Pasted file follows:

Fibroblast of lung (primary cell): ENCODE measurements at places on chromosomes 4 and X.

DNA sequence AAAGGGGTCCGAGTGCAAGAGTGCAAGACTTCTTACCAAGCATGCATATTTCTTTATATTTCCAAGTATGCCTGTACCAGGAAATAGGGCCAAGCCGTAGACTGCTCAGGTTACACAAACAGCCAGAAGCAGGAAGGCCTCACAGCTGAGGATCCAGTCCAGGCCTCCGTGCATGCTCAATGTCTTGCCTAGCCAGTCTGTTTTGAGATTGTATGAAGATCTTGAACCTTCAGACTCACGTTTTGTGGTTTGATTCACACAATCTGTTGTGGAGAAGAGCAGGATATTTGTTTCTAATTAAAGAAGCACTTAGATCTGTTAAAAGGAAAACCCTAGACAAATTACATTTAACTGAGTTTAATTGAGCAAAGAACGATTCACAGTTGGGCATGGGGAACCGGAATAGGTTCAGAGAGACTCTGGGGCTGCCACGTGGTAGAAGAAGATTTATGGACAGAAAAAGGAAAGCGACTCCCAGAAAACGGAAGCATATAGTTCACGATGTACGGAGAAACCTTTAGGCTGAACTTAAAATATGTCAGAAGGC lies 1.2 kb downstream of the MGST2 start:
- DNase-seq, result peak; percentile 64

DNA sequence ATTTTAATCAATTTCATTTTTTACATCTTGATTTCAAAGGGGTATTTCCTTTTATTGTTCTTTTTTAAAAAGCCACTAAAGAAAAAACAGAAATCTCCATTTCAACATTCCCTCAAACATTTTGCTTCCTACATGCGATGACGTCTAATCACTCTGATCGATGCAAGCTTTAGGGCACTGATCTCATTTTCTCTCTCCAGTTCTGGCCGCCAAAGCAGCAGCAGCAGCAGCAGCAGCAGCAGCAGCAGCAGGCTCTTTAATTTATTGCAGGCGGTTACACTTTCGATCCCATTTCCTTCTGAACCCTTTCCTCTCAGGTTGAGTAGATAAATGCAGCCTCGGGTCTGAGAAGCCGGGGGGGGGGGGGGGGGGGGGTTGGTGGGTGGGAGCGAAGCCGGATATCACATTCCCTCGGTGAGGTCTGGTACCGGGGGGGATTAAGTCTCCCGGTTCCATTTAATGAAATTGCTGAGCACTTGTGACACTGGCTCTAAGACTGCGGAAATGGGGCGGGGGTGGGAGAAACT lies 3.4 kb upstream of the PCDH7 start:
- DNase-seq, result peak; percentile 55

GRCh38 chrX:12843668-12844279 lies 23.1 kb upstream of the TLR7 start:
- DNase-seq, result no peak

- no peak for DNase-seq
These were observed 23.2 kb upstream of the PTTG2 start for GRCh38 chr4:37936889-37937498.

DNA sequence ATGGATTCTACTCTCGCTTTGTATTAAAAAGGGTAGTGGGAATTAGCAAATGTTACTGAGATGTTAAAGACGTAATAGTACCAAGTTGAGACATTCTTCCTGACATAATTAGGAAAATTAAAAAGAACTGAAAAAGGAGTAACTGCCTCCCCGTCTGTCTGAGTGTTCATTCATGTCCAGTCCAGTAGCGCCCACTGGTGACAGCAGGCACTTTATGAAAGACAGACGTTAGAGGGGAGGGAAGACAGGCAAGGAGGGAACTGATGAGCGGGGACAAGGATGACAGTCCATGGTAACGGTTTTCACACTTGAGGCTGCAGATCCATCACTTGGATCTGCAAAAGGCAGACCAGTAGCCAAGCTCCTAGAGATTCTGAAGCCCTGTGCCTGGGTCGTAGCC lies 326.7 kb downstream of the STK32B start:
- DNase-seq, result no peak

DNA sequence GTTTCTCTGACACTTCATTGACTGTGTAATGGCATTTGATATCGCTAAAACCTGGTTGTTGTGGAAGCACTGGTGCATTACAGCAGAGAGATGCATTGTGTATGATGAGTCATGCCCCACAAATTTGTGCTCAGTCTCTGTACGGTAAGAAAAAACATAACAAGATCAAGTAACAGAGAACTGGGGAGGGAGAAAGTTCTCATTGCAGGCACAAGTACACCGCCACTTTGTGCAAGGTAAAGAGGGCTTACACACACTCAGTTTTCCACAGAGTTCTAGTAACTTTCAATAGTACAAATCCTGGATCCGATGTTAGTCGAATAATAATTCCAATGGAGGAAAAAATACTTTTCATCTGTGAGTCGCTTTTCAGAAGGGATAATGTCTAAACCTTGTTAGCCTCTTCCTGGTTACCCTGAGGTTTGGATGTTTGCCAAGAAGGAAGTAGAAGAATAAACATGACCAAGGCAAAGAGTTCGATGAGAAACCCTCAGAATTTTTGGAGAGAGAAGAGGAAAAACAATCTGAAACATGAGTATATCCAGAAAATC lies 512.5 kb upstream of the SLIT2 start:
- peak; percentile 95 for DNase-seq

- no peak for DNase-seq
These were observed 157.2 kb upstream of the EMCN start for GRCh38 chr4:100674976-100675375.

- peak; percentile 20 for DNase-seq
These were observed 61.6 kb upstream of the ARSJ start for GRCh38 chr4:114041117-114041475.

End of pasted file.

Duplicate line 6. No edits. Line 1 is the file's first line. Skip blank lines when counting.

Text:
GRCh38 chrX:12843668-12844279 lies 23.1 kb upstream of the TLR7 start: